‘We shall accord you a period of time for reflection, Doctor,’ the spokesman continued, ‘but be warned, our research into the affair reveals that your conduct was highly suspect.’
‘Indeed?’ the Doctor replied, and wondered how best to extricate himself from yet another ‘difference’...
The TARDIS landed with a jolt which almost threw the young astronaut Steven Taylor off balance but the Doctor did not seem to notice as he studied the parameters of the time/place orientation print-out on the central control panel of the time-machine.
‘Earth, again,’ he observed and waited for the digits of the time print to stop as they clicked by. But they didn’t, at least not the last two. The first settled at 1 and the second at 5 but the last two fluctuated between 0 and 9
indiscriminately. ‘In the 1500s, we’ll know exactly when in a moment,’ he added hopefully. But it was not to be. The numbers kept flickering by on the screen.
‘No one should allow a kid like me to go up in a crate like this,’ Steven joked but his humour was lost on the Doctor. ‘Perhaps we should ask Mission Control for permission to return for an overhaul.’
‘I am Mission Control,’ the Doctor replied sourly and ordered Steven to open the door as he switched off the main power drives, leaving the interior lighting on the auxiliaries.
Steven obeyed and the stench of putrefaction which hit him in the face almost made him ill on the spot. Under a fierce sun in the clear blue sky the TARDIS stood in the middle of mounds of decomposing rubbish. There was also a wooden fence a little higher than the TARDIS which entirely surrounded them and had a door in it.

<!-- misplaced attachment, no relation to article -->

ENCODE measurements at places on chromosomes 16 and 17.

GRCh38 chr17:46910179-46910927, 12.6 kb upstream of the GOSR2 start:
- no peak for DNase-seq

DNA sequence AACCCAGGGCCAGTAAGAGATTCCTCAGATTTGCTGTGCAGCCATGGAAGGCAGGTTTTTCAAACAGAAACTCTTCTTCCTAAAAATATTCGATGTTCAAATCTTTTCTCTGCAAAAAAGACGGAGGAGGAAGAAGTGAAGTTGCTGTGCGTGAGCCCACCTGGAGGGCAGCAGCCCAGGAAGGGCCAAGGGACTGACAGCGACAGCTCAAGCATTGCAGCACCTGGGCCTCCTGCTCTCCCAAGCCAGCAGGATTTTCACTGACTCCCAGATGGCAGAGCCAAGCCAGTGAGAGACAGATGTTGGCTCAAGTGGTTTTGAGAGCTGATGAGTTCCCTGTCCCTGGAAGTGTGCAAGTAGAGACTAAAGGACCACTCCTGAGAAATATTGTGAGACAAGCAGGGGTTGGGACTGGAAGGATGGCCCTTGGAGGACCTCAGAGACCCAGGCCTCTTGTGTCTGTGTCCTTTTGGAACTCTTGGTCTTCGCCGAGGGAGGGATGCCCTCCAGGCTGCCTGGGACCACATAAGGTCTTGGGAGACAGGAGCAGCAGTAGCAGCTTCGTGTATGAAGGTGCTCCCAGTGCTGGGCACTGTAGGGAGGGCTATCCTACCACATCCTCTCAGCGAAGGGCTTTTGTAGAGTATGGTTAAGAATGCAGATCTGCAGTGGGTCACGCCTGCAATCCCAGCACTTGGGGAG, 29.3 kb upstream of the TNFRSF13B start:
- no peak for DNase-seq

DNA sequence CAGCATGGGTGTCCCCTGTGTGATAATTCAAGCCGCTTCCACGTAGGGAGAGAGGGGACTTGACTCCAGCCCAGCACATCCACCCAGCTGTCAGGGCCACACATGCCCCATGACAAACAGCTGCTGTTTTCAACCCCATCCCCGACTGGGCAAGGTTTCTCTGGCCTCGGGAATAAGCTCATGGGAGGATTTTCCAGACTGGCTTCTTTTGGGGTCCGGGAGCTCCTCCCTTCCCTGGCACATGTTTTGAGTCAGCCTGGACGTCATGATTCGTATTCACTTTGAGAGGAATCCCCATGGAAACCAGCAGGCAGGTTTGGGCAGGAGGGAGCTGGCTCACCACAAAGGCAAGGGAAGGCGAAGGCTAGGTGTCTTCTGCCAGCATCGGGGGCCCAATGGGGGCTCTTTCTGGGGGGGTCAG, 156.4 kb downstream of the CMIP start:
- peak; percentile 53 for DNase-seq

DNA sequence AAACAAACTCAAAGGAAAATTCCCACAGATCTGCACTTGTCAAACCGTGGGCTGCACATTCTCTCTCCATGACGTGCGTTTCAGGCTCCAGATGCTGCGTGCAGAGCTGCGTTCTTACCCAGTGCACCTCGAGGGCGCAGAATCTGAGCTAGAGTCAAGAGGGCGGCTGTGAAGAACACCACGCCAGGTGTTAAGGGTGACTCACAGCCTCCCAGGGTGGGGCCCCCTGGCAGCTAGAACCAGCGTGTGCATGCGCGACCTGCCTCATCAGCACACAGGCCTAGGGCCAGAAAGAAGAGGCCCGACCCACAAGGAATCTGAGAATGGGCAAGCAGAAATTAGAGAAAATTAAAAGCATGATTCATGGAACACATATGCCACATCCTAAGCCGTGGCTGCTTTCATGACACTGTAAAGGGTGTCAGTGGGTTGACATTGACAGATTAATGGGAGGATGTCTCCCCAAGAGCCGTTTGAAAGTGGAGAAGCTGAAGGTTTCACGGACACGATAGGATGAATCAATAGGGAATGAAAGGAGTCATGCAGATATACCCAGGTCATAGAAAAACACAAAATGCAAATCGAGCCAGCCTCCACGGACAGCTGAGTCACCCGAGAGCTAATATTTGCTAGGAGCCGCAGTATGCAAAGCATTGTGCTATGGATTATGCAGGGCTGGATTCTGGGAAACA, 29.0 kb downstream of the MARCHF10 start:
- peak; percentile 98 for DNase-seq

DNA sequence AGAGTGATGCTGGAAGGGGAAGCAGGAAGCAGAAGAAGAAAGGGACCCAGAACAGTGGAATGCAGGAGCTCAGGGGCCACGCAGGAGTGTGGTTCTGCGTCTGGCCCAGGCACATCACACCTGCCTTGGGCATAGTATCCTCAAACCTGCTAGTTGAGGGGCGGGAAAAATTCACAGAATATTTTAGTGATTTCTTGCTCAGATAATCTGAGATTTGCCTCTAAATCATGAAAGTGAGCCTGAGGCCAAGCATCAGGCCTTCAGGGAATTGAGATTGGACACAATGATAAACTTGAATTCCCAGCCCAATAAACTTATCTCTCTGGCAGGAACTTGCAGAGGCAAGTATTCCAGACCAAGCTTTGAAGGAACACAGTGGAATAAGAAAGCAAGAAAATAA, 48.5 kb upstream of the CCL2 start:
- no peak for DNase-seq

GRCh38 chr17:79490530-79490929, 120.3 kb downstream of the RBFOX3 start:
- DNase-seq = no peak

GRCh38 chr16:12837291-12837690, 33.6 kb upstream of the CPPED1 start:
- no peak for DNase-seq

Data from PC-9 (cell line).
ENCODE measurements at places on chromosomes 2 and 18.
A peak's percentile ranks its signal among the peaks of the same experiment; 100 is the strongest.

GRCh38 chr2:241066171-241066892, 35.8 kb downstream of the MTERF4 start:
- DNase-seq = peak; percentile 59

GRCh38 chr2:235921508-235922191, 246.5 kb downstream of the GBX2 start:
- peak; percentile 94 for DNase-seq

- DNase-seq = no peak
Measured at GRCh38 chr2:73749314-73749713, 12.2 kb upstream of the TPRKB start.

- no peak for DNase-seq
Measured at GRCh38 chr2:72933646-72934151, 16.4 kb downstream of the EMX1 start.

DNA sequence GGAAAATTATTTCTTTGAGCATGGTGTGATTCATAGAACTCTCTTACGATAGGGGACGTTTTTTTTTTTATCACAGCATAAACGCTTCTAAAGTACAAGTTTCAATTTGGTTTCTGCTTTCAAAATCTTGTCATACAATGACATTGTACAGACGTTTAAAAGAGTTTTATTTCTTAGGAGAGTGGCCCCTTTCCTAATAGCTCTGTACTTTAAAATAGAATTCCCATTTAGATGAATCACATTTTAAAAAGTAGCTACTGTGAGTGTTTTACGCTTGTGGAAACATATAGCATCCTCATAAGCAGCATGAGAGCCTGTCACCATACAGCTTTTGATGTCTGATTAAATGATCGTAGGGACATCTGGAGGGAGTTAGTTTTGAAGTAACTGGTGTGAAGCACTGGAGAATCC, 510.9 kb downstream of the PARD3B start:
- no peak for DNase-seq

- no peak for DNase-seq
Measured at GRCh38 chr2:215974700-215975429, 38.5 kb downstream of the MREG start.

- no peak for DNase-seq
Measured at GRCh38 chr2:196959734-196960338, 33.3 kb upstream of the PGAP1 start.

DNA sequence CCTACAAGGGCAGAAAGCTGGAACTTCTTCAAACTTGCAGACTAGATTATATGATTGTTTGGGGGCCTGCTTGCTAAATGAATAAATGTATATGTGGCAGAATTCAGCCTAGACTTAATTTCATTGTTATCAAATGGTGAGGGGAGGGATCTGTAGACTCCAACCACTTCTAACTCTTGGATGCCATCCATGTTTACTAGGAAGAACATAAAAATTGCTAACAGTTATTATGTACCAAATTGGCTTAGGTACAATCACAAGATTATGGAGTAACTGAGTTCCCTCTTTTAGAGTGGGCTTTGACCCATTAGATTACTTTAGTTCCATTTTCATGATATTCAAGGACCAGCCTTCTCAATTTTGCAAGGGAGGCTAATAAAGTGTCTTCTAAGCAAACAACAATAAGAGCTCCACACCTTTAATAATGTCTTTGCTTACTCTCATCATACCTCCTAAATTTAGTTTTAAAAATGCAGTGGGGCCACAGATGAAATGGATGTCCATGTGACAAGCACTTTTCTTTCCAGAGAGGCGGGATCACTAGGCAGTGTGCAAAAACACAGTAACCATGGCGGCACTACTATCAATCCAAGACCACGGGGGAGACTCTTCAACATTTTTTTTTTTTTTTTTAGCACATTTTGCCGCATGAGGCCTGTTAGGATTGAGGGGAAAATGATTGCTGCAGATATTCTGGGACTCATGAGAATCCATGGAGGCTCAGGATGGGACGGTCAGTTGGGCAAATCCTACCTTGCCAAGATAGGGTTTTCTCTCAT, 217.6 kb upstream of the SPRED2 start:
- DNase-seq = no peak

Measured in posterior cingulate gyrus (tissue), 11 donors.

‘Perfect,’ the Doctor observed as he looked out. He wore his cloak over his clothes and his astrakhan hat was on his head. In one hand he held his silver-topped cane, in the other a handkerchief to his nose. ‘Putrescence, just what we need,’ he added as someone on the other side of the fence threw several rotting cabbages over it. ‘Couldn’t be better.’
‘Your logic escapes, me, Doctor,’ Steven replied.
‘My dear boy,’ the Doctor said indulgently, ‘people throw their rubbish over the fence rather than bring it in which means that the TARDIS will remain unobserved here whilst we –’ he gestured airily, ‘– explore.’
‘What’s to explore?’
‘The other side of the fence since the aromas on this side of it give me a clue as to where we might be.’ The Doctor momentarily lifted a corner of the handkerchief.